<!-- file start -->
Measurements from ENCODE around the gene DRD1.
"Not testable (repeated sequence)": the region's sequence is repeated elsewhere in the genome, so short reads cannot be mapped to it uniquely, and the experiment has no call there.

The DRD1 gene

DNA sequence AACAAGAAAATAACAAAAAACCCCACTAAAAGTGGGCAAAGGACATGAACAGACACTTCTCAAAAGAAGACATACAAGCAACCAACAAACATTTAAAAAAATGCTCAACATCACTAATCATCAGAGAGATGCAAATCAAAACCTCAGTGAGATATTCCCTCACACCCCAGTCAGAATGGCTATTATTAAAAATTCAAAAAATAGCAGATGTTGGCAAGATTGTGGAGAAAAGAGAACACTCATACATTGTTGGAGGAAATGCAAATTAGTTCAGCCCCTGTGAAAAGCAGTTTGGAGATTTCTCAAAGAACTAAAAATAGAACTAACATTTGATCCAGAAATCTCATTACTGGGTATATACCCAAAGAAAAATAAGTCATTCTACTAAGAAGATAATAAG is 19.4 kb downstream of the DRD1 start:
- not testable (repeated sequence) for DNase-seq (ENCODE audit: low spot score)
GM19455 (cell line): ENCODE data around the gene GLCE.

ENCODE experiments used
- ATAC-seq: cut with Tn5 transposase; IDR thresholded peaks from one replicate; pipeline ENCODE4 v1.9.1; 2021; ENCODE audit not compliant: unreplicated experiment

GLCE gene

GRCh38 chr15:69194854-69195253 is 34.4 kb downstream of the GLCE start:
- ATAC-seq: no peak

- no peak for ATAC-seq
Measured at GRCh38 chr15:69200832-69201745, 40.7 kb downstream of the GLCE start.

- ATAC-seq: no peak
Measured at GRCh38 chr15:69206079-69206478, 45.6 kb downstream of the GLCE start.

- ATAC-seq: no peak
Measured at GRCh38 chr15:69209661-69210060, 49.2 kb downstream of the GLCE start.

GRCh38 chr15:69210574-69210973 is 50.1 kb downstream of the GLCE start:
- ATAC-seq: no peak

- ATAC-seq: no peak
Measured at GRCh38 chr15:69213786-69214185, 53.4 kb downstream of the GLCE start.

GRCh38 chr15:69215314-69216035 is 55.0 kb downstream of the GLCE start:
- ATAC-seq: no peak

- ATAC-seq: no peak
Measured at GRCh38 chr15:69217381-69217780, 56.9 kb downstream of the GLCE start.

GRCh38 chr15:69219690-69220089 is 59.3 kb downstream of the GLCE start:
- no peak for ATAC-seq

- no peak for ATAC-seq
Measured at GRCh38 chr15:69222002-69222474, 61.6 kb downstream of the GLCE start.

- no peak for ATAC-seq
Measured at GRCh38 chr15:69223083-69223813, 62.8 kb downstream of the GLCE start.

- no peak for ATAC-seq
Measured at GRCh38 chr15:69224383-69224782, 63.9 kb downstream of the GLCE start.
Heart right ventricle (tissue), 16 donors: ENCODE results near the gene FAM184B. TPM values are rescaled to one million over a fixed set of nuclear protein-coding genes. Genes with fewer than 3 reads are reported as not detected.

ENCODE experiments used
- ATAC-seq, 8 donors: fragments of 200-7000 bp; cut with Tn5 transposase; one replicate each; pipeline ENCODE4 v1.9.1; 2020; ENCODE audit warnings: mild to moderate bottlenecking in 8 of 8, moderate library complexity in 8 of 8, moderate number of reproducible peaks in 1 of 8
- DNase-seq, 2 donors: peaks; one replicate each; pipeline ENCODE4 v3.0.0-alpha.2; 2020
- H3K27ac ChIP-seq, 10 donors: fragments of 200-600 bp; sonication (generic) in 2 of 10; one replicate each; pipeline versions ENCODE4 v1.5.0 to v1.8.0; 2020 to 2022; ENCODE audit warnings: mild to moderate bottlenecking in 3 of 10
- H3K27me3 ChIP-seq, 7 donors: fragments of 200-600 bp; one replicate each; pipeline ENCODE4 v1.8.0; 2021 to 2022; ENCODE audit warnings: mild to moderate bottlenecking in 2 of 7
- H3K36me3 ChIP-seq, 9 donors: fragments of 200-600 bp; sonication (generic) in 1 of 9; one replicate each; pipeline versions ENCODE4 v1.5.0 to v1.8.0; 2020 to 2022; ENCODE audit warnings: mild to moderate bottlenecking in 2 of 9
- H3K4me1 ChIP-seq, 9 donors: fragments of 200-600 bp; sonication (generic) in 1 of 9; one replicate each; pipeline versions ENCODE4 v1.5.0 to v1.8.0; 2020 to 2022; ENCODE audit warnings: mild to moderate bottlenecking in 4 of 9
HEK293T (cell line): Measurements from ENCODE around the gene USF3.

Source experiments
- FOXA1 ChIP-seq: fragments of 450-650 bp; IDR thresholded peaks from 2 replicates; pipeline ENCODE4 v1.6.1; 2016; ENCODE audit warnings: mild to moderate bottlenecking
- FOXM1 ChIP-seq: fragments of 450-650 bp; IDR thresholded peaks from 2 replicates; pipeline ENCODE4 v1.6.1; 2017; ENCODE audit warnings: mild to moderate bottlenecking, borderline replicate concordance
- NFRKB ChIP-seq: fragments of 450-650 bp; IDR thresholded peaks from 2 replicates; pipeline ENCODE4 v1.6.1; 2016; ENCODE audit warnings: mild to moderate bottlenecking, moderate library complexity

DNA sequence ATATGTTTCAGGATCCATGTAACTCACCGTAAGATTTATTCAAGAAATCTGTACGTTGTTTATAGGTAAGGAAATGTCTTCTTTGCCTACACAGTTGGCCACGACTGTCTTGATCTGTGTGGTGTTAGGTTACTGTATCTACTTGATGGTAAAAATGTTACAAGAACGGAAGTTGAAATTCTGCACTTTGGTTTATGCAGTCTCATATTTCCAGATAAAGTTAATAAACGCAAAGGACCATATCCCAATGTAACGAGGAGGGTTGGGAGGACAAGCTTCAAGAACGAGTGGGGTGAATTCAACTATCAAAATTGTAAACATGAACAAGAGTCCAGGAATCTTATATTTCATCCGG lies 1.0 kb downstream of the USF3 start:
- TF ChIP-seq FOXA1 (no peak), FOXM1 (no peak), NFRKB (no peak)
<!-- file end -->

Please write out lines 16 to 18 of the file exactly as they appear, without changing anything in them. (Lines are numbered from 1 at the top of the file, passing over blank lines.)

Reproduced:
- ATAC-seq: no peak
Measured at GRCh38 chr15:69209661-69210060, 49.2 kb downstream of the GLCE start.

GRCh38 chr15:69210574-69210973 is 50.1 kb downstream of the GLCE start: